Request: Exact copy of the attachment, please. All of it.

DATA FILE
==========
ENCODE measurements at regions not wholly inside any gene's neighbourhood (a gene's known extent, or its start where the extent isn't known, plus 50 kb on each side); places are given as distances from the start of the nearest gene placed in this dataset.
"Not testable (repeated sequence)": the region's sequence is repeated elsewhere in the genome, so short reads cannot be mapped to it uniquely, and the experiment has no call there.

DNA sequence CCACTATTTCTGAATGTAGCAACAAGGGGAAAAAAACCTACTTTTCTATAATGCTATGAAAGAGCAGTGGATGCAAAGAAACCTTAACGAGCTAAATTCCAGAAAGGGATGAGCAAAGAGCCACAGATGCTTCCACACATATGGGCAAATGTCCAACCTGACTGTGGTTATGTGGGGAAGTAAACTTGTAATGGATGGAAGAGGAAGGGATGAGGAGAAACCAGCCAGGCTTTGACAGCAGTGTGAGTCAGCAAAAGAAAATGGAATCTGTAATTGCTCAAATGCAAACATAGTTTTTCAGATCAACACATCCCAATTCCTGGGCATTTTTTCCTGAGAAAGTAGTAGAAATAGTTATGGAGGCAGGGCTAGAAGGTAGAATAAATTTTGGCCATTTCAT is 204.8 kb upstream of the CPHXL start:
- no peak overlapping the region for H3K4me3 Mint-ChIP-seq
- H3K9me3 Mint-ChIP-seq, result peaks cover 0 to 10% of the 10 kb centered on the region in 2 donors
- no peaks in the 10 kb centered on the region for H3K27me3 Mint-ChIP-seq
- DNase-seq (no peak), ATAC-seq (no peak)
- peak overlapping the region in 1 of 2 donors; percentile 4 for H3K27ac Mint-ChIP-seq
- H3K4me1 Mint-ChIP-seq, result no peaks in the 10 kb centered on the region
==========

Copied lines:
ENCODE measurements at regions not wholly inside any gene's neighbourhood (a gene's known extent, or its start where the extent isn't known, plus 50 kb on each side); places are given as distances from the start of the nearest gene placed in this dataset.
"Not testable (repeated sequence)": the region's sequence is repeated elsewhere in the genome, so short reads cannot be mapped to it uniquely, and the experiment has no call there.

DNA sequence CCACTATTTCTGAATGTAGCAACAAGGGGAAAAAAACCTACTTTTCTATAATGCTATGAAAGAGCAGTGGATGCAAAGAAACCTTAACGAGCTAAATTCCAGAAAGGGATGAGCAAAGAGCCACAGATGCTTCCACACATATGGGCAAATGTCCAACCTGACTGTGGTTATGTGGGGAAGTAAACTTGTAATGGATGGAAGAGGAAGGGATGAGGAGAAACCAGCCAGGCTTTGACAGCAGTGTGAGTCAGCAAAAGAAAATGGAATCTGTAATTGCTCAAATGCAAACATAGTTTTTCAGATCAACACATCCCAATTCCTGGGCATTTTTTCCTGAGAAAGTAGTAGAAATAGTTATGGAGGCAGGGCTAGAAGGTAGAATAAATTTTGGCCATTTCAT is 204.8 kb upstream of the CPHXL start:
- no peak overlapping the region for H3K4me3 Mint-ChIP-seq
- H3K9me3 Mint-ChIP-seq, result peaks cover 0 to 10% of the 10 kb centered on the region in 2 donors
- no peaks in the 10 kb centered on the region for H3K27me3 Mint-ChIP-seq
- DNase-seq (no peak), ATAC-seq (no peak)
- peak overlapping the region in 1 of 2 donors; percentile 4 for H3K27ac Mint-ChIP-seq
- H3K4me1 Mint-ChIP-seq, result no peaks in the 10 kb centered on the region